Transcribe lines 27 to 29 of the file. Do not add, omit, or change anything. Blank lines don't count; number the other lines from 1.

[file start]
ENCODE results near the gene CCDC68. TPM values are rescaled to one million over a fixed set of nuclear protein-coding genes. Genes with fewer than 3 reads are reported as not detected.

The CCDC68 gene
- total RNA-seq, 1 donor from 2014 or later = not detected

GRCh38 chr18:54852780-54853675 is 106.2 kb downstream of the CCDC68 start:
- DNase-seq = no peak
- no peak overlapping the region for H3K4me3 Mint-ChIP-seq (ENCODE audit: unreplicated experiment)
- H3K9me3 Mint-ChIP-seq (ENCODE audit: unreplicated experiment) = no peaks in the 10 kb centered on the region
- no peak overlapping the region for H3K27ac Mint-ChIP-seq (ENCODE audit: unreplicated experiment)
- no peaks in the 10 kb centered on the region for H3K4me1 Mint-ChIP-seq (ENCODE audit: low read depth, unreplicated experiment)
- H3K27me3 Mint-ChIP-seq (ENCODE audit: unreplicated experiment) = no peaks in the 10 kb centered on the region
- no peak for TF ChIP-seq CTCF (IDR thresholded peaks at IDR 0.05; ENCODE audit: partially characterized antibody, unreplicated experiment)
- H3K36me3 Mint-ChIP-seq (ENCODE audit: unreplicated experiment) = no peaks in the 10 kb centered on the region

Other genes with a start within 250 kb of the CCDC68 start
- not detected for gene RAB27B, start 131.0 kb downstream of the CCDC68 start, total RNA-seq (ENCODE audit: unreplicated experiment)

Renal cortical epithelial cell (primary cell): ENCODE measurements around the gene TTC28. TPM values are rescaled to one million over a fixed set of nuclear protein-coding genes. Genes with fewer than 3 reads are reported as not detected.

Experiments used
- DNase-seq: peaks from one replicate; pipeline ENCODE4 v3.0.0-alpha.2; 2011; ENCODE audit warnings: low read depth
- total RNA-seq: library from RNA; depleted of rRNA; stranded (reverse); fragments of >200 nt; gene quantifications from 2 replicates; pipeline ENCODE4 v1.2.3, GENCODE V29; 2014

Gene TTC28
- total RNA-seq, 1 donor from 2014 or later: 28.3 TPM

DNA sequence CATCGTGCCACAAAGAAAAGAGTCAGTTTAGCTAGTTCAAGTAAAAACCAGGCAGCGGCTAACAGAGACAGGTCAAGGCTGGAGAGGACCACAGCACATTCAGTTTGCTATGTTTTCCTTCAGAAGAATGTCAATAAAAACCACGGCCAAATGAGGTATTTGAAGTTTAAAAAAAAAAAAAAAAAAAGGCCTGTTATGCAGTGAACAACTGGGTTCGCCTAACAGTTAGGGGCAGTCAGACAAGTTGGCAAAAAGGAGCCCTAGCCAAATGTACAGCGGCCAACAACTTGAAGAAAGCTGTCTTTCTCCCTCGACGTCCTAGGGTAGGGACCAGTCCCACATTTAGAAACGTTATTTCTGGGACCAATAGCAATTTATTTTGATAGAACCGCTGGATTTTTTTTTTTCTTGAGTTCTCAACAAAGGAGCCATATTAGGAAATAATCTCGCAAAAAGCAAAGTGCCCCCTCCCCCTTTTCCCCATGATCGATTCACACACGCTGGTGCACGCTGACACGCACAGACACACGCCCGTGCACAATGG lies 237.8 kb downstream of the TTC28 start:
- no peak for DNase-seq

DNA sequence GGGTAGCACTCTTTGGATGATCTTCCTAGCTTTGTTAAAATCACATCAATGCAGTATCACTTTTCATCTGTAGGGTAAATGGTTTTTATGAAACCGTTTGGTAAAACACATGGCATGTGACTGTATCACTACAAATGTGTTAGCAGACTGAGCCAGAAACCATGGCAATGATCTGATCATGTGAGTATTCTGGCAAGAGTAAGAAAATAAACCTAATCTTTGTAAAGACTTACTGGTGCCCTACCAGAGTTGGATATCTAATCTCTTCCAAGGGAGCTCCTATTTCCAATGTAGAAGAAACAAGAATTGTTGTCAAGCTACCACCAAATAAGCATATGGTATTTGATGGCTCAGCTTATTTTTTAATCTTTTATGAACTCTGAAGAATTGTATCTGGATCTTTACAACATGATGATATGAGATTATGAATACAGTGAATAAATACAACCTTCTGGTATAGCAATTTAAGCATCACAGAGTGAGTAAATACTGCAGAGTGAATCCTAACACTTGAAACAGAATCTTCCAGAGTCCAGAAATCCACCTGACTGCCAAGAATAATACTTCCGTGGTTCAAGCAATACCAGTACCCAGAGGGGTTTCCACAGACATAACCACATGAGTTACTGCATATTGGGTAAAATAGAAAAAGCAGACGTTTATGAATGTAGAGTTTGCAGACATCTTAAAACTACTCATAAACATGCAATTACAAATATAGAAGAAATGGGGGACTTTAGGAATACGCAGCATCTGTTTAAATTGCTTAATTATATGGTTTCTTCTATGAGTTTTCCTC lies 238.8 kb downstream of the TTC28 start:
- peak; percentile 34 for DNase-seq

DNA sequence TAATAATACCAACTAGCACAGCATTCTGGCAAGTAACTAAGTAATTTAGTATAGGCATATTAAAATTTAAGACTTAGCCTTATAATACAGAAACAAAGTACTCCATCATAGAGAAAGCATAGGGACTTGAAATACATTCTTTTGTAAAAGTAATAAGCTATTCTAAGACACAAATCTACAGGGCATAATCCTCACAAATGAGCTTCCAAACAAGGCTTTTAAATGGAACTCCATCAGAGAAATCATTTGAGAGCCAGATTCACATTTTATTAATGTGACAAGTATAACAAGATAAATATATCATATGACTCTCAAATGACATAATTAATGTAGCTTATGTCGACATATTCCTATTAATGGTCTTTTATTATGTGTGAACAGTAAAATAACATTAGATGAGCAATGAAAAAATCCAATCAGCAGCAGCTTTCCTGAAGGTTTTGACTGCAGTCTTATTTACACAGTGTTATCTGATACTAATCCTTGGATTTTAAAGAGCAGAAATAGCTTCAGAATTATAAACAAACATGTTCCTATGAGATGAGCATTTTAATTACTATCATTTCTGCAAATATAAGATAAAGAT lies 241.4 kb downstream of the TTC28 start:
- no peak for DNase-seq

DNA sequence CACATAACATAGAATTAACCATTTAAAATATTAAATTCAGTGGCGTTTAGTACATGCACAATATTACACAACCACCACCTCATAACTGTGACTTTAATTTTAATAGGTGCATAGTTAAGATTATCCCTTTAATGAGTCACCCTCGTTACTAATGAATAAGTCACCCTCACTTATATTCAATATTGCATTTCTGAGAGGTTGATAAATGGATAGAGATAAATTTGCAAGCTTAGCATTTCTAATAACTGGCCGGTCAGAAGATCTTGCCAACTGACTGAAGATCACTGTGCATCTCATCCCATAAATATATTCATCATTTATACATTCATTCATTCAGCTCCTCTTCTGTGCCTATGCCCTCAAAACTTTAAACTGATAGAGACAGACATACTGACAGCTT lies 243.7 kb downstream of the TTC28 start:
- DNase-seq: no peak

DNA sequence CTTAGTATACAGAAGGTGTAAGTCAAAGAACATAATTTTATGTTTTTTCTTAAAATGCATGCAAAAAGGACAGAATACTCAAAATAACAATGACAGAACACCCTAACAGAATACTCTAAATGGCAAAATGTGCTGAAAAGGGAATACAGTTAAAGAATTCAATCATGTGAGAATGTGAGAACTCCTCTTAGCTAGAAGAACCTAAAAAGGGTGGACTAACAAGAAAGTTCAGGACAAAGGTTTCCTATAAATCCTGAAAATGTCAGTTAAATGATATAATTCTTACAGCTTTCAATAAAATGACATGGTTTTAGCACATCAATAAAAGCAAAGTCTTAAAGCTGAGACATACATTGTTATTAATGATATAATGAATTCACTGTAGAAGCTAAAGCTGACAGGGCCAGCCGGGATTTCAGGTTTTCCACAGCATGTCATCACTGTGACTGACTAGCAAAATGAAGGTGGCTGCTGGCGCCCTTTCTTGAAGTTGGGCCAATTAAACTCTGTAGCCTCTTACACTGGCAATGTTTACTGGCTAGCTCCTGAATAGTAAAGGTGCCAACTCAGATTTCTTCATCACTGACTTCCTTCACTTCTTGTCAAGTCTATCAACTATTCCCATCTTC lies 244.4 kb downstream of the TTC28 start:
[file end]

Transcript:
DNA sequence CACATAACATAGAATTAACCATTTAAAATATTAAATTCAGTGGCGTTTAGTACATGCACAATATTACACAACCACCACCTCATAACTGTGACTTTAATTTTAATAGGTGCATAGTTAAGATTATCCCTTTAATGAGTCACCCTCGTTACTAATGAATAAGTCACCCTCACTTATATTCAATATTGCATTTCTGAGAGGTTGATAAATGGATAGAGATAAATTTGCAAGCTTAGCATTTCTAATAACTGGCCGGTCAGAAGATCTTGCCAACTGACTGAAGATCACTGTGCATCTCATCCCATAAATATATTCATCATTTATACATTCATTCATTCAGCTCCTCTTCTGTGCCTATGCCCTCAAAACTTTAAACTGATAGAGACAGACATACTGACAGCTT lies 243.7 kb downstream of the TTC28 start:
- DNase-seq: no peak

DNA sequence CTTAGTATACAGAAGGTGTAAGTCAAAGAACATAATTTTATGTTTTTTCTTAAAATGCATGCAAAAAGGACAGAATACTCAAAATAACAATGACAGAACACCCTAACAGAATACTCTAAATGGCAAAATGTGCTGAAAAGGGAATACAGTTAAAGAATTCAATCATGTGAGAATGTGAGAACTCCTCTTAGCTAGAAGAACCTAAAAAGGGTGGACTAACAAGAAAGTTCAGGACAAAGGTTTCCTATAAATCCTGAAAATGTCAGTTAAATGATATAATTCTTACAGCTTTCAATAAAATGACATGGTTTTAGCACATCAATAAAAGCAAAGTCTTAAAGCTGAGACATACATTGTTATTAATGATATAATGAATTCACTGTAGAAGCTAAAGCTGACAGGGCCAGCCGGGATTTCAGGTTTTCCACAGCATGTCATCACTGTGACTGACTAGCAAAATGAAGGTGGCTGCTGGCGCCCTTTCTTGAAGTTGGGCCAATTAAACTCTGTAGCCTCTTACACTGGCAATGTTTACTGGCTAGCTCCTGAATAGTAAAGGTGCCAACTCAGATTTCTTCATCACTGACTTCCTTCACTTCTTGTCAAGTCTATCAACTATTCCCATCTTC lies 244.4 kb downstream of the TTC28 start: